Bill Mew is invited to comment on a story about a retailer who is complaining about the fact that his banks closed his accounts after he traded in Bitcoin. The retailer argued that the banks’ behaviour was discriminatory, and that they were behind the times.
This is a simple case of regulation failing to keep pace with technological evolution. There are aspects of cryptocurrencies that are seen as advantages by some and issues by others. Foremost among these is the anonymity offered by many cryptocurrencies. Users see this as an advantage, but there are money launderers that would seek to exploit this advantage. Banks on the other hand would see it as an issue. Anti-Money Laundering regulations compel banks to monitor transactions for possible money laundering. With most cryptocurrency transactions being anonymised banks have no way of telling whether a transaction is potentially money laundering or not. Therefore many banks, rather than facing sanctions from the financial regulators, err on the side of caution, and treat all such transactions as potentially money laundering.
What we need are:
- Greater honesty from the Cryptocurrency exchanges. Many of them don’t have local on-shore bank accounts with which you can transact without sanction. Without greater honesty from the exchanges, it is buyer beware. If you choose to trade with one that doesn’t have a local on-shore bank accounts then you need to accept that you may face sanction.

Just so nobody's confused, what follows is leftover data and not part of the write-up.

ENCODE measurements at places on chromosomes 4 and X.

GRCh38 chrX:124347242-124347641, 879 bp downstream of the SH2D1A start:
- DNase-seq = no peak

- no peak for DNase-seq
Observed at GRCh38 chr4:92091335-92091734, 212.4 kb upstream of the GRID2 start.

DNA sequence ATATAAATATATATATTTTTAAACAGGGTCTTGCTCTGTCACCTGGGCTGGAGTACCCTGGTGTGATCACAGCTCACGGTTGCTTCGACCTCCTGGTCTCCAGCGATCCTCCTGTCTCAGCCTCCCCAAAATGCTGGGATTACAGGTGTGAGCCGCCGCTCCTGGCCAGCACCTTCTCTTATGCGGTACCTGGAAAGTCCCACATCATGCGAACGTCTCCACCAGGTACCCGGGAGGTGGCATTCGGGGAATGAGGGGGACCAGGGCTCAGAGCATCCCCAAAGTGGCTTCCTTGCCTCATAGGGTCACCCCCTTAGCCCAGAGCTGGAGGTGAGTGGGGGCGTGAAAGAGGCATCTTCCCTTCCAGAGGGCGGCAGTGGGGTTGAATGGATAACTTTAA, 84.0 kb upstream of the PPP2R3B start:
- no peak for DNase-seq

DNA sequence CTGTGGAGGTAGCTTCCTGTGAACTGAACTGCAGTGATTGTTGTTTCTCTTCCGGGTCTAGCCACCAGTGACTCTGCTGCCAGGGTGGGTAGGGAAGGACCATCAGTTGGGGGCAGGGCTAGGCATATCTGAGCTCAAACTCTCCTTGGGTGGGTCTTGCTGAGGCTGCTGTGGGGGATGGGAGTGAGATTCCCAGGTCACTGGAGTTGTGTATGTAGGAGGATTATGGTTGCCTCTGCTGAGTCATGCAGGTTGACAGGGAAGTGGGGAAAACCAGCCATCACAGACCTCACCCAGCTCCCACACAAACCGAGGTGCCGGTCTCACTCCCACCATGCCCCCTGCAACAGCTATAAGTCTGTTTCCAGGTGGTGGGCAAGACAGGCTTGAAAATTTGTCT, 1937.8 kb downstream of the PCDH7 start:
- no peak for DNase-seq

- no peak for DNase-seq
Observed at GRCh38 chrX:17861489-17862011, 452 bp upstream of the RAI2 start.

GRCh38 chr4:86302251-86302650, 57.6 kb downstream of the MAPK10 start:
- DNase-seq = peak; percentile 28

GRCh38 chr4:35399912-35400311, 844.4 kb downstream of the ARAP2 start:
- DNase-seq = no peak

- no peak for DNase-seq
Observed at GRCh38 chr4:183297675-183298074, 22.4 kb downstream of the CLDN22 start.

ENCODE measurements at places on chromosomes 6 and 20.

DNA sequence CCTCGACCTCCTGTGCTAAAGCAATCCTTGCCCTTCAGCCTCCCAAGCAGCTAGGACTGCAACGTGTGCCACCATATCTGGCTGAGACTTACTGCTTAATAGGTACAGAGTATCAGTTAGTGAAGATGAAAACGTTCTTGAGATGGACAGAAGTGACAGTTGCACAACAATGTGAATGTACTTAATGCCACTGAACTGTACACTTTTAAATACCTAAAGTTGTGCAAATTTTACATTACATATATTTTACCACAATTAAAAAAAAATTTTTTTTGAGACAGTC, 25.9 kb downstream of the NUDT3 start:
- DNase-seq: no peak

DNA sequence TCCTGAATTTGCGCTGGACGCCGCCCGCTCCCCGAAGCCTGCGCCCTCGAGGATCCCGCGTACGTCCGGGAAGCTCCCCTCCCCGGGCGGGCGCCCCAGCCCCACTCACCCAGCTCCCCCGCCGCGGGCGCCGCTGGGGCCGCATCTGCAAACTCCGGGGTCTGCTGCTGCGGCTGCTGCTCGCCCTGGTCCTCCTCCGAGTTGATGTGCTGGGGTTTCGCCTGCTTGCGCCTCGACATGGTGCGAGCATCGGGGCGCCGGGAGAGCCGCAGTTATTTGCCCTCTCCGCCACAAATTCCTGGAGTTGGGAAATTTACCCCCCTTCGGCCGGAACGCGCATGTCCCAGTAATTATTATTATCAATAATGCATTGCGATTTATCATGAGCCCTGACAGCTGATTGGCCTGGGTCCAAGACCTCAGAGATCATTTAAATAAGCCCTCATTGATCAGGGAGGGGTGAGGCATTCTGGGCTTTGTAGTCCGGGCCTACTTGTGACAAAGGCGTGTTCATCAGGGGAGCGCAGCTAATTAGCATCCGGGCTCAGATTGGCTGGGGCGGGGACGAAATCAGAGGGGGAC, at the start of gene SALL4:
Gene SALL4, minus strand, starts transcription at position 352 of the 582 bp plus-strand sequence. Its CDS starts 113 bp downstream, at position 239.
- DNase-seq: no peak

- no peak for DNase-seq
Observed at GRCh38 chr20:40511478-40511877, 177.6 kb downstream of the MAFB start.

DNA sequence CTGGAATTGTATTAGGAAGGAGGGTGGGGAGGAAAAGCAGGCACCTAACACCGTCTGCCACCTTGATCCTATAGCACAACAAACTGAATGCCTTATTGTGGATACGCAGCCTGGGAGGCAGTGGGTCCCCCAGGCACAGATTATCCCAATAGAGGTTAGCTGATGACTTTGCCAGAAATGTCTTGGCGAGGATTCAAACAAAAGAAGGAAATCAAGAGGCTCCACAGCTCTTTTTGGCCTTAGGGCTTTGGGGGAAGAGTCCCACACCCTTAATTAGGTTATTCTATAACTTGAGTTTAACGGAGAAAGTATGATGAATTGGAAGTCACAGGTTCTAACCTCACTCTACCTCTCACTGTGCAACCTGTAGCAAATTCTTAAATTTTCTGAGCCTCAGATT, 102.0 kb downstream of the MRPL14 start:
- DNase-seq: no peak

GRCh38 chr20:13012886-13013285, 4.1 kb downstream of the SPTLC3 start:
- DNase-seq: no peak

- Greater consistency from the banks. Some of the banks will have one division happily trading in bitcoin and doing business with exchanges, while simultaneously having other divisions that act zealously against AML abuses. Their clients need to be treated fairly, with a level of consistency and to clear set of guidelines published by the bank.
- More sophisticated regulation: regulations are always to be slow to change, but bitcoin and other cryptocurrencies are now a reality and banks need to be given clear guidelines on how to balance their AML obligations with the new era in which people will want to transact in cryptocurrencies.
"I've lost thousands through credit card fraud, never lost anything through bitcoin" Scott Snaith from @50cycles accuses banks of financial discrimination amid crypto row.@BillMew believes it's a "simple case of regulation failing to keep pace with technological evolution." pic.twitter.com/p9WBlWPbEK
— RT UK (@RTUKnews) August 24, 2018